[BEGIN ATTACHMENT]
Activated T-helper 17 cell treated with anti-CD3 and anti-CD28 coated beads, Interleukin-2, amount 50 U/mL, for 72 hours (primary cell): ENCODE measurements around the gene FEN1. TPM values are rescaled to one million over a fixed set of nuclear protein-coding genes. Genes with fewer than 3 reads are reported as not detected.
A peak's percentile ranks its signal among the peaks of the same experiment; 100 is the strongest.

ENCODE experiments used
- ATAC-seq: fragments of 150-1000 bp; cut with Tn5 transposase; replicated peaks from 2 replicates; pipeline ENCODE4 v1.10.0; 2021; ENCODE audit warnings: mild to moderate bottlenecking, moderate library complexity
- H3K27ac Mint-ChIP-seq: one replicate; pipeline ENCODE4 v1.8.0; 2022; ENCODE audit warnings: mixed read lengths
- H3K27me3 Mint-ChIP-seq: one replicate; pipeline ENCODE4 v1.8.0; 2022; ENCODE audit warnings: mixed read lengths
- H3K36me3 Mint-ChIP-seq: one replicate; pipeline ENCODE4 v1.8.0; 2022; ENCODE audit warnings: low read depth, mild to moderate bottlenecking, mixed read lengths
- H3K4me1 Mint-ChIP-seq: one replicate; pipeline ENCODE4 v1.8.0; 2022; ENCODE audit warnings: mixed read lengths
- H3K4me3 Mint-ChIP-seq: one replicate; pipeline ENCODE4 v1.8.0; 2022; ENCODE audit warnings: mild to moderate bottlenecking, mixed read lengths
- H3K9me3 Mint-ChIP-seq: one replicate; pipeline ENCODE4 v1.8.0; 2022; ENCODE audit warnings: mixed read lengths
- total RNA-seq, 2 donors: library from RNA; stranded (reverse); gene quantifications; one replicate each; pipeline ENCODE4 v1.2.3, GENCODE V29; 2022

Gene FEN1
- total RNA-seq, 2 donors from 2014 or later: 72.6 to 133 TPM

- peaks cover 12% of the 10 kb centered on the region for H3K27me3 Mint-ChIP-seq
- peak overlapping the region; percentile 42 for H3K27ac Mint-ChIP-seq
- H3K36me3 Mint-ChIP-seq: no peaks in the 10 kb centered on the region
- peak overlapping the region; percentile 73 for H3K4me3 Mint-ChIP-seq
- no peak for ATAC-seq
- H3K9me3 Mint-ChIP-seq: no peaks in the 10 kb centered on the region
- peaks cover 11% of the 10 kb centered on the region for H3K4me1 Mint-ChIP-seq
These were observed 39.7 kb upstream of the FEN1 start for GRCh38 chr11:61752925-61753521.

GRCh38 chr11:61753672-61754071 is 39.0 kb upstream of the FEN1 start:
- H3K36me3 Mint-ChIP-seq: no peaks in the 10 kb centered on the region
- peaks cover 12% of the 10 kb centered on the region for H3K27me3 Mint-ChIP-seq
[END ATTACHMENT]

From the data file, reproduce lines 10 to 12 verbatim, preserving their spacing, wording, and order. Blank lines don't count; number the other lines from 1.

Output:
- H3K9me3 Mint-ChIP-seq: one replicate; pipeline ENCODE4 v1.8.0; 2022; ENCODE audit warnings: mixed read lengths
- total RNA-seq, 2 donors: library from RNA; stranded (reverse); gene quantifications; one replicate each; pipeline ENCODE4 v1.2.3, GENCODE V29; 2022

Gene FEN1